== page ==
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On the other side, this sin of rejecting Christ and the gospel after profession is absolutely wilful, and with a high hand, against all the light and conviction that God will give of the truth unto any of the children of men in this world.

2. These persons had an experience of the truth, goodness, and excellency of the gospel, which those others had not, nor could have; for they had tasted of the good word of God, and the powers of the world to come,' and had received great satisfaction in the things they were convinced of, as was before at large declared. Wherefore in their rejection of him and them, an unconquerable hatred and malice must be granted to be predominant. And let men take heed what they do when they begin to sin against their own experience, for evil lies at the door.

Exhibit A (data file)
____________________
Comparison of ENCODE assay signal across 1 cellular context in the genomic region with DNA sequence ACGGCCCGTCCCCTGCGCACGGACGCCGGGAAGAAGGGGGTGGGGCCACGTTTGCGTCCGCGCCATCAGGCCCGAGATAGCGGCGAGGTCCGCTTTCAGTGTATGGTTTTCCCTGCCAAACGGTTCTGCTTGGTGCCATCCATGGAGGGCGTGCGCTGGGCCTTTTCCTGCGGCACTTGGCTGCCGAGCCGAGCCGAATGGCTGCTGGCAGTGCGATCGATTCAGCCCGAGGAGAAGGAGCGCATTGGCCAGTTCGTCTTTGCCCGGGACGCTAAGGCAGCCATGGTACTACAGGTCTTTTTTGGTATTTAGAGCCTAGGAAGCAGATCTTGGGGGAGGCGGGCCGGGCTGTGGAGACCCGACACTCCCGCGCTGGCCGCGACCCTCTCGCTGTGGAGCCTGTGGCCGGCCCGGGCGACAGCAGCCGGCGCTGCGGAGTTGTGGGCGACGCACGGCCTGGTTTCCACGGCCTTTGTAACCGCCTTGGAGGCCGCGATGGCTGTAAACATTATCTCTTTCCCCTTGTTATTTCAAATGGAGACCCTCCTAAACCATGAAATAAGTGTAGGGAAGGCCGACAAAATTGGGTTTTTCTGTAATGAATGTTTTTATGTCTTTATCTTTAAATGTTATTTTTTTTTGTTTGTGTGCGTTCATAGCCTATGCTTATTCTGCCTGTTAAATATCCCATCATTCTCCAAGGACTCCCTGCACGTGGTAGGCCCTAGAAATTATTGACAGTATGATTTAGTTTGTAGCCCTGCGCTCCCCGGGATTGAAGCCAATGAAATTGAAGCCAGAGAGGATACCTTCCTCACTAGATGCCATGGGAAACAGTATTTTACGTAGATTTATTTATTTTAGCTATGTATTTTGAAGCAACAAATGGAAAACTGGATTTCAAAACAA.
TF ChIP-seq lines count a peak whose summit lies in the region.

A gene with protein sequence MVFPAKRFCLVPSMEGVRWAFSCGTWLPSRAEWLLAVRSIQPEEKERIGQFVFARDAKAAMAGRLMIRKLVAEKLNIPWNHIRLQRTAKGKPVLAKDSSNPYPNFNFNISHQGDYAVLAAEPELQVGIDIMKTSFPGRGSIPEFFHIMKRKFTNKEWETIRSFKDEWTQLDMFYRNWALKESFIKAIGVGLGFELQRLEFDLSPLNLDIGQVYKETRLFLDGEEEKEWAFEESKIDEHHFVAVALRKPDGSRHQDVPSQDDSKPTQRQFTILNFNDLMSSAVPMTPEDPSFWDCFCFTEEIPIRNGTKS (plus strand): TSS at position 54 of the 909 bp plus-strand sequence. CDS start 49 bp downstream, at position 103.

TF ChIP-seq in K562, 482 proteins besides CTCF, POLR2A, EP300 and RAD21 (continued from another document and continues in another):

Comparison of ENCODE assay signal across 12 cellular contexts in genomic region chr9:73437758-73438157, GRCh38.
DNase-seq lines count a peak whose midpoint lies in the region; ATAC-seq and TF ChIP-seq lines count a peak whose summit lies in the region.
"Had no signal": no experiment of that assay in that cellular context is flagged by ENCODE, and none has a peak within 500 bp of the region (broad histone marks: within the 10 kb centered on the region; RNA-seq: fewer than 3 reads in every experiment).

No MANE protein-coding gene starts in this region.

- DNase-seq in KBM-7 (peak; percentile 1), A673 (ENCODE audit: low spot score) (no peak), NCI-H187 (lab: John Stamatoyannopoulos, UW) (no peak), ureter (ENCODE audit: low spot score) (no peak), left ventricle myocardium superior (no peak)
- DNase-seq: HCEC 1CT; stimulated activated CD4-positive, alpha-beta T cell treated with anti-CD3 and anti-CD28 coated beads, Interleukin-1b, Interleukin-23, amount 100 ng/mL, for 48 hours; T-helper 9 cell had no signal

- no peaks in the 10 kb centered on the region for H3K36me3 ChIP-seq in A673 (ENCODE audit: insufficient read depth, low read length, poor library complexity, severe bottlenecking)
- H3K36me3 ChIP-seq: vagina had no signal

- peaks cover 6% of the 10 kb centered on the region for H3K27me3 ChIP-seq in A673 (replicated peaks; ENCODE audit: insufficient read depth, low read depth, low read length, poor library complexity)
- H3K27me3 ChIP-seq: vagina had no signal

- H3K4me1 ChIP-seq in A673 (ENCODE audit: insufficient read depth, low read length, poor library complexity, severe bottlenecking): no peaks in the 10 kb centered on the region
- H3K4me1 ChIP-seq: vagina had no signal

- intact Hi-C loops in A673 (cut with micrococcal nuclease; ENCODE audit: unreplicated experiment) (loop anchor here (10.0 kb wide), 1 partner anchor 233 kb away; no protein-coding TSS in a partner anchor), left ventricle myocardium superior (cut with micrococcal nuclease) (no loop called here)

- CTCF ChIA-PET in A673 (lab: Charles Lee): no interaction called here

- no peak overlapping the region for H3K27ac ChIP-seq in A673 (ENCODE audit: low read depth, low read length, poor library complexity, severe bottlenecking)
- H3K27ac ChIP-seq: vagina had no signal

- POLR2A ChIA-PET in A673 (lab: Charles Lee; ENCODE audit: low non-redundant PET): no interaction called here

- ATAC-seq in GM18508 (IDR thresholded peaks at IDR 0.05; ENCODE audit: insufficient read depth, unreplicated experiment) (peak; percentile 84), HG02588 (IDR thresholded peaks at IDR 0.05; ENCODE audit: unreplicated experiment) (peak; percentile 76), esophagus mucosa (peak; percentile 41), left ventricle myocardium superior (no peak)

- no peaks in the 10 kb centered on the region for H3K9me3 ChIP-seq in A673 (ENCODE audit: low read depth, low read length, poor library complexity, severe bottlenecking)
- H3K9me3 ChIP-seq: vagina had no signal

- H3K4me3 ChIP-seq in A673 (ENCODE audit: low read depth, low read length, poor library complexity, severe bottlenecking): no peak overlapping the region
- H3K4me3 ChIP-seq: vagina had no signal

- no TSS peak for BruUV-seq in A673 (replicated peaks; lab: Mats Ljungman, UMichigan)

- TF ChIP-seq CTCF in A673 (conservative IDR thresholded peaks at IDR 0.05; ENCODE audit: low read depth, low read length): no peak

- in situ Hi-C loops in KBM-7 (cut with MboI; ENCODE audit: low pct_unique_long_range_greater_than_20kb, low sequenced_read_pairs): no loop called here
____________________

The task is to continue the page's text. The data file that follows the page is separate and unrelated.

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3. In and under the crucifying of the Lord Christ, God had yet a design of mercy and grace to be communicated unto men by the dispensation of his Spirit. Therefore there was a way set open unto those who were guilty of that sin, to repentance and pardon. But now having made use of this also, that being sinned against, there is no place left for any thing but severity. Wherefore,